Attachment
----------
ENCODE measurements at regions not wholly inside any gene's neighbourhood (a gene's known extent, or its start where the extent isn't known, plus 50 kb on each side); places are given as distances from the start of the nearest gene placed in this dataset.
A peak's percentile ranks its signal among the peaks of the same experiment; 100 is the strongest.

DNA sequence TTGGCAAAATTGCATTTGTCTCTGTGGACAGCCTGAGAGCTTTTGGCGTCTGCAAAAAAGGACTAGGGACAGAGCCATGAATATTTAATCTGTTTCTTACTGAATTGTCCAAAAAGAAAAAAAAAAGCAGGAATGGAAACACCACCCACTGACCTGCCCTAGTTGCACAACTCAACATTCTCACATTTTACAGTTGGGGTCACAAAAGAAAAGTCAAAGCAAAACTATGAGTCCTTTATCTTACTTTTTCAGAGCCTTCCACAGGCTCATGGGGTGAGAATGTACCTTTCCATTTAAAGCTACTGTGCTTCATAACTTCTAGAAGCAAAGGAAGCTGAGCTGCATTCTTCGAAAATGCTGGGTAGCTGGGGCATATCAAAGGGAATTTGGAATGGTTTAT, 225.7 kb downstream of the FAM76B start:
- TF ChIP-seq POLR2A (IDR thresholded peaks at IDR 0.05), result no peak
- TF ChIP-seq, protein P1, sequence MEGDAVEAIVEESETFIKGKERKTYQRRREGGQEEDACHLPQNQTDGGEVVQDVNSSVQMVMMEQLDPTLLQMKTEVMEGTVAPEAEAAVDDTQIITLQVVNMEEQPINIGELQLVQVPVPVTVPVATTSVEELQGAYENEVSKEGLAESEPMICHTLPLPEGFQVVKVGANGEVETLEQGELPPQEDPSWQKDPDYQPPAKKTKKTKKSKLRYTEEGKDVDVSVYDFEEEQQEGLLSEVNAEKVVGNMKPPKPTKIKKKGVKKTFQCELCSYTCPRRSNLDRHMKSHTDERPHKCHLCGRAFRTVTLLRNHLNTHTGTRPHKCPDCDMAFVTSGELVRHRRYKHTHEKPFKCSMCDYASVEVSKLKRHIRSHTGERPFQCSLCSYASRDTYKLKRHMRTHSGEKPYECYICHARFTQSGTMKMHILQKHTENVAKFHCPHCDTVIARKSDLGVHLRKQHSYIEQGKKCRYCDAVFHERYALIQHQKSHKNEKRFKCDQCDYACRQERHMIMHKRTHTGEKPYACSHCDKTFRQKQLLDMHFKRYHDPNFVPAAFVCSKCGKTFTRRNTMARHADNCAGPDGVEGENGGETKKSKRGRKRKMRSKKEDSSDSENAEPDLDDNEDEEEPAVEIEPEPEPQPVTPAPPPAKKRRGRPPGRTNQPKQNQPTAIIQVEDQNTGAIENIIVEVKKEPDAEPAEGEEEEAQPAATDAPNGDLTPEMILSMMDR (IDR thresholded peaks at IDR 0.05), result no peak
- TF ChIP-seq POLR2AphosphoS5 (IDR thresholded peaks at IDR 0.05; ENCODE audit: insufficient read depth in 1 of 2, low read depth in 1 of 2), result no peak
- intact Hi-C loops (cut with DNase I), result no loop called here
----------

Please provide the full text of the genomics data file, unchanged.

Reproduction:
ENCODE measurements at regions not wholly inside any gene's neighbourhood (a gene's known extent, or its start where the extent isn't known, plus 50 kb on each side); places are given as distances from the start of the nearest gene placed in this dataset.
A peak's percentile ranks its signal among the peaks of the same experiment; 100 is the strongest.

DNA sequence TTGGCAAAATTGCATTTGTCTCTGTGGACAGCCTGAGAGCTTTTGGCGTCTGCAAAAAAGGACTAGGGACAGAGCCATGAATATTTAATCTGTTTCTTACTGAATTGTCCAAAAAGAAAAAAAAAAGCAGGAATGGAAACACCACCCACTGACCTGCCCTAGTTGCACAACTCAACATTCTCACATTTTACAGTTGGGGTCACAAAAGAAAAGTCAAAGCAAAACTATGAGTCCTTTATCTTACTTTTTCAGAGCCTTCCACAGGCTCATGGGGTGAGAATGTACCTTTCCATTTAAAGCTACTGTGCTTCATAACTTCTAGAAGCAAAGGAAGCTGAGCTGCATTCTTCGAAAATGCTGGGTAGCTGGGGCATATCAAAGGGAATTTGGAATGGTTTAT, 225.7 kb downstream of the FAM76B start:
- TF ChIP-seq POLR2A (IDR thresholded peaks at IDR 0.05), result no peak
- TF ChIP-seq, protein P1, sequence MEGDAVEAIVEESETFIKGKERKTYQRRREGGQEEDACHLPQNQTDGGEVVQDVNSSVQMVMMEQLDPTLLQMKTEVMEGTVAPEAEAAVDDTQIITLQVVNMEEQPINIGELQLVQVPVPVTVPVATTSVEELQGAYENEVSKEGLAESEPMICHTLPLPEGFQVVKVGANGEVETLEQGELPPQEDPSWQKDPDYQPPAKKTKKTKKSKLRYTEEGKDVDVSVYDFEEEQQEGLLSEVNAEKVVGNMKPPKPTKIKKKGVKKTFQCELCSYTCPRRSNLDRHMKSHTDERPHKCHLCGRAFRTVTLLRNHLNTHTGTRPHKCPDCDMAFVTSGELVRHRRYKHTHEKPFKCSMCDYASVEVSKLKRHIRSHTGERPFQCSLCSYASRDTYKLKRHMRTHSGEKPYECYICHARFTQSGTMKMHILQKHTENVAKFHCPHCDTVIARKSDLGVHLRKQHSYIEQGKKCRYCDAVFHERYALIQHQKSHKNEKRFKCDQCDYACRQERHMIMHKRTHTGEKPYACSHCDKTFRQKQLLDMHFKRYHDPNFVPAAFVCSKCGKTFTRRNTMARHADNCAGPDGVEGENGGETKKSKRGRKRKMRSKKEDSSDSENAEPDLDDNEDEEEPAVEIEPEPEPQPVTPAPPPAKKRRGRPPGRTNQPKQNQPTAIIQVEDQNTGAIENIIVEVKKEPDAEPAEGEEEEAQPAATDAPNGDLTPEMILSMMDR (IDR thresholded peaks at IDR 0.05), result no peak
- TF ChIP-seq POLR2AphosphoS5 (IDR thresholded peaks at IDR 0.05; ENCODE audit: insufficient read depth in 1 of 2, low read depth in 1 of 2), result no peak
- intact Hi-C loops (cut with DNase I), result no loop called here